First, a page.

US push for UN censure of North Korea appears to stall -diplomats
By Michelle Nichols
UNITED NATIONS (Reuters) -U.N. Security Council negotiations on a U.S. push for the 15-member body to condemn North Korea's intercontinental ballistic missile (ICBM) launches appear to have stalled after diplomats said China and Russia had stopped engaging.
Council members have been discussing a U.S.-drafted formal statement, seen by Reuters, that has to be unanimously agreed upon. U.S. Ambassador Linda Thomas-Greenfield said in February she would pursue a formal presidential statement - one step below a resolution - to condemn North Korea's actions and urge diplomacy.
"The Security Council expresses serious concern over the resulting escalation in tensions and strongly urges the DPRK to refrain from conducting ICBM or other ballistic missile launches or a nuclear test," the draft statement reads.
North Korea's formal name is the Democratic People's Republic of Korea (DPRK). It has been under U.N. sanctions for its missile and nuclear programs since 2006.
China's mission to the United Nations did not immediately respond to a request for comment on the draft. Diplomats said both it and China had initially proposed amendments to the draft, but had now stopped engaging in talks.
The United States "accepted edits from all those who provided them; the very few edits that were not incorporated received pushback from other council members as being unacceptable," said a U.N. diplomat familiar with the talks, who spoke on condition of anonymity.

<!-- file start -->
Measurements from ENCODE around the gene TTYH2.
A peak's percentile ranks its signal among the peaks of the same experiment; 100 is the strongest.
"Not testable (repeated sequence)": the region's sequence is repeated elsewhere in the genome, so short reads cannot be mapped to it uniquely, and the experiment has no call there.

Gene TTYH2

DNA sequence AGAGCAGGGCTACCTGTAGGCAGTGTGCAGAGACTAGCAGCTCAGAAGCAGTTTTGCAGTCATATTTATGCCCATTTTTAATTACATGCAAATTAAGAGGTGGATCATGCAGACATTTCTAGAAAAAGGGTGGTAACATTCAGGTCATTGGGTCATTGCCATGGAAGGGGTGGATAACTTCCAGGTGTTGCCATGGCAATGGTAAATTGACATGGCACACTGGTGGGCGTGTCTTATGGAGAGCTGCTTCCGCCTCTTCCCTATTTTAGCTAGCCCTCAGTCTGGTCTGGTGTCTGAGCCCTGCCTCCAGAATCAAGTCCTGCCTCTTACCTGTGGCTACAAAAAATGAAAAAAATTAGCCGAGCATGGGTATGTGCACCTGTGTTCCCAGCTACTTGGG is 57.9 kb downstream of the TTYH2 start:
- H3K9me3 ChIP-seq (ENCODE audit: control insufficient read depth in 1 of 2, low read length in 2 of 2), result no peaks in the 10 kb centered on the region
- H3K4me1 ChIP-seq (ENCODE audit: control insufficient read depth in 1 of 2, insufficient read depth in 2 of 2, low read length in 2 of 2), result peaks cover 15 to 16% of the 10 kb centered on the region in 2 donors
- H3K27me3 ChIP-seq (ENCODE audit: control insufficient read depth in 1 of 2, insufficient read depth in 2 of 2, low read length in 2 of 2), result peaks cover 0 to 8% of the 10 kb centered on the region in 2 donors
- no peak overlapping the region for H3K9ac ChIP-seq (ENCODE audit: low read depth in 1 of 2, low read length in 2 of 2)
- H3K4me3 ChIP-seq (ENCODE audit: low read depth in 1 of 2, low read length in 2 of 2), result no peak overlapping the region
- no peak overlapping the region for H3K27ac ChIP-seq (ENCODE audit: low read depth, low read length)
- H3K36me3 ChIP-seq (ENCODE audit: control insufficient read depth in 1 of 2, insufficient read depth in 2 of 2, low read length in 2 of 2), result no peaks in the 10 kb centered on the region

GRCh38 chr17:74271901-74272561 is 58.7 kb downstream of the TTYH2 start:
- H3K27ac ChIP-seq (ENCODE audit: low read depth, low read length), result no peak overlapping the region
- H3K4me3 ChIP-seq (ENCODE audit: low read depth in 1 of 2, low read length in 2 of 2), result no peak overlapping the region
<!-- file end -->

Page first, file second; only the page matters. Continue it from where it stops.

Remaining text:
A spokesperson for Russia's U.N. mission declined to discuss "internal deliberations" of the Security Council, but added that Russia had "always called for the situation on the Korean Peninsula to be discussed in a constructive and comprehensive manner" and for any council action "to yield positive results."
"We are looking forward to the discussions aimed to facilitate easing current tensions, while taking into account all the factors," the Russian U.N. mission spokesperson said.
For the past several years the council has been divided over how to deal with Pyongyang. Russia and China, veto powers along with the United States, Britain and France, have said more sanctions will not help and want such measures to be eased.
China and Russia blame joint military drills by the United States and South Korea for provoking Pyongyang, while Washington accuses Beijing and Moscow of emboldening North Korea by shielding it from more sanctions.
(Reporting by Michelle Nichols; editing by Jonathan Oatis and Gerry Doyle)